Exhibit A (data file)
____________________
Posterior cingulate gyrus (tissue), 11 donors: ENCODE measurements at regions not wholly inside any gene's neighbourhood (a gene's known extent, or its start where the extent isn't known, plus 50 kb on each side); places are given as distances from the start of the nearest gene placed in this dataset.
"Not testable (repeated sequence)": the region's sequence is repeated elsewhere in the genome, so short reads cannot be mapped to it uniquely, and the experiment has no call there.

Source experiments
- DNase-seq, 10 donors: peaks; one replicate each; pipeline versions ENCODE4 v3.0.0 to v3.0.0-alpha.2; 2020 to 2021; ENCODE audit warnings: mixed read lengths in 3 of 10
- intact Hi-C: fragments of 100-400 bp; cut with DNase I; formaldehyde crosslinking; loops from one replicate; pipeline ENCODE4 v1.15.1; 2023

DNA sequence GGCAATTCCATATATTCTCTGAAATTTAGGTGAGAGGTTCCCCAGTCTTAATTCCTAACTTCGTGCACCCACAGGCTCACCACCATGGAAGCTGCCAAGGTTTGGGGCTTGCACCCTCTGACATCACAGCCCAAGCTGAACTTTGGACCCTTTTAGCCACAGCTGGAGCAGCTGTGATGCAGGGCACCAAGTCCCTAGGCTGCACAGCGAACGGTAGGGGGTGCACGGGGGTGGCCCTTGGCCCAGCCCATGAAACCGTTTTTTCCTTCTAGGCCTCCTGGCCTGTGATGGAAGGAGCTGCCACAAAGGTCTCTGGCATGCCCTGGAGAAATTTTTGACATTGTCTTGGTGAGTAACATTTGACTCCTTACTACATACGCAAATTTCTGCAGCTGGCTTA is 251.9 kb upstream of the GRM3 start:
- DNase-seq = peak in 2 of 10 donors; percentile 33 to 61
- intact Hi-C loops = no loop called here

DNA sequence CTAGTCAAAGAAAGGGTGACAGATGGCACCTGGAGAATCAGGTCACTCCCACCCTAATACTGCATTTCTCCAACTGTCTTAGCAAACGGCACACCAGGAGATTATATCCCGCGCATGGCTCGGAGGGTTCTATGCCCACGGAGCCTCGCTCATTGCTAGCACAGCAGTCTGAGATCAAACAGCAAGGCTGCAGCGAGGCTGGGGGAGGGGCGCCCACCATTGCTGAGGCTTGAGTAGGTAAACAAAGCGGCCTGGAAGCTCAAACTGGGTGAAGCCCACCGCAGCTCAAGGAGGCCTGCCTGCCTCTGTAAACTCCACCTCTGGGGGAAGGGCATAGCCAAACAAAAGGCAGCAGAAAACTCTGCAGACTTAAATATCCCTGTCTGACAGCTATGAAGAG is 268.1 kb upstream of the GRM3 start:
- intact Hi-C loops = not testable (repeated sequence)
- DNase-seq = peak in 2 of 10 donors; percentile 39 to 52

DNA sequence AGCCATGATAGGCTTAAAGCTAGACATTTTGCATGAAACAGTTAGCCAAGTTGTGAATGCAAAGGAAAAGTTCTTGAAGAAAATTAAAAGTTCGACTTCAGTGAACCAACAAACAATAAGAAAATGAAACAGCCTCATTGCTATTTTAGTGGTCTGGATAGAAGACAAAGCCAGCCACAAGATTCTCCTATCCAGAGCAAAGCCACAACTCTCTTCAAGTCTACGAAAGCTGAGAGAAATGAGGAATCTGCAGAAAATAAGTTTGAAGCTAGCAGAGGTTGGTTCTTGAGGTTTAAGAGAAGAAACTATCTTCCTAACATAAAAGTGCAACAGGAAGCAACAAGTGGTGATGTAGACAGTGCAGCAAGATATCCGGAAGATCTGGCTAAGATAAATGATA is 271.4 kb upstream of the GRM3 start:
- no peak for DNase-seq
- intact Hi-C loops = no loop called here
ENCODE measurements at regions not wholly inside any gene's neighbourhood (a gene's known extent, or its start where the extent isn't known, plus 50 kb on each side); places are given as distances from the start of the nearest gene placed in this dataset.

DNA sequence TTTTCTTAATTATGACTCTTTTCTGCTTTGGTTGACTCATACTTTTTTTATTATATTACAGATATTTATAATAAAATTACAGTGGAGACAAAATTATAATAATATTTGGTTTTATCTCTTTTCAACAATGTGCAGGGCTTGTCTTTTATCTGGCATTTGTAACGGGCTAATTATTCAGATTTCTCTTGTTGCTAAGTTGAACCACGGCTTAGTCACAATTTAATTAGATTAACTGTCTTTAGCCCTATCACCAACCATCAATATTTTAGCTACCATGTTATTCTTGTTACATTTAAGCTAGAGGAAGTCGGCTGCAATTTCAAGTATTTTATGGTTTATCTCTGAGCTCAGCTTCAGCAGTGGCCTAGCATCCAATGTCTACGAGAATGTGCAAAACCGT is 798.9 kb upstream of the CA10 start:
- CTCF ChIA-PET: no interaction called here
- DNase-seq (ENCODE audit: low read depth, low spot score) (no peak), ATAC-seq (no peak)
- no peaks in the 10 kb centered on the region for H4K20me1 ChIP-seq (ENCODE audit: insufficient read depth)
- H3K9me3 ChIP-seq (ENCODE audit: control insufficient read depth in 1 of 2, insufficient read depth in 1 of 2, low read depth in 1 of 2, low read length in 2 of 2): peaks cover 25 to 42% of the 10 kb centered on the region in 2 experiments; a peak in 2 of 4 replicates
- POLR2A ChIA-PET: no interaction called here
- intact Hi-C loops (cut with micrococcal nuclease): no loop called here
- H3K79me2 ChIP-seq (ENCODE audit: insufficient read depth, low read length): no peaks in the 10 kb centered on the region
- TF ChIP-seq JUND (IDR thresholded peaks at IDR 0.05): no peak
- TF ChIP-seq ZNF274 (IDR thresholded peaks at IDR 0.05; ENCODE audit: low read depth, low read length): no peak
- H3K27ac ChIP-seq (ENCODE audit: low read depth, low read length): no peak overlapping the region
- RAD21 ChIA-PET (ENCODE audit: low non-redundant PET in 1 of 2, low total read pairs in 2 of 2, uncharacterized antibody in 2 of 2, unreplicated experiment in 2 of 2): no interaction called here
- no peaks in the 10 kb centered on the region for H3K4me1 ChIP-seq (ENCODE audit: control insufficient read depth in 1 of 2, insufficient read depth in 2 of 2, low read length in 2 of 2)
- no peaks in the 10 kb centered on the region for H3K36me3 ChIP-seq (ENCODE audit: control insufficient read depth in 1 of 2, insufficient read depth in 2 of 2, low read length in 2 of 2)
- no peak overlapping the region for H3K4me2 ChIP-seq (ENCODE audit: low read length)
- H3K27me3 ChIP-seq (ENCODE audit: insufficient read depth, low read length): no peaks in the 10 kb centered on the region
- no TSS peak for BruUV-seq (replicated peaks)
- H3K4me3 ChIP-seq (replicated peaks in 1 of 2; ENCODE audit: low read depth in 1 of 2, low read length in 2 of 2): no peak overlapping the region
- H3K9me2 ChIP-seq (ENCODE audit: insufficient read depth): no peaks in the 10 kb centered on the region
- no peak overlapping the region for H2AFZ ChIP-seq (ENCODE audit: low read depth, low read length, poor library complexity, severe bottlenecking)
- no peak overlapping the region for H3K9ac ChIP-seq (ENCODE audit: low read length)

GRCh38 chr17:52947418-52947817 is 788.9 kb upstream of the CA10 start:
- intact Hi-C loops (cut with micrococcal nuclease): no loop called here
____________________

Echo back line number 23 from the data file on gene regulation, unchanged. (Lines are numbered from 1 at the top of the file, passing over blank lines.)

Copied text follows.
- H3K79me2 ChIP-seq (ENCODE audit: insufficient read depth, low read length): no peaks in the 10 kb centered on the region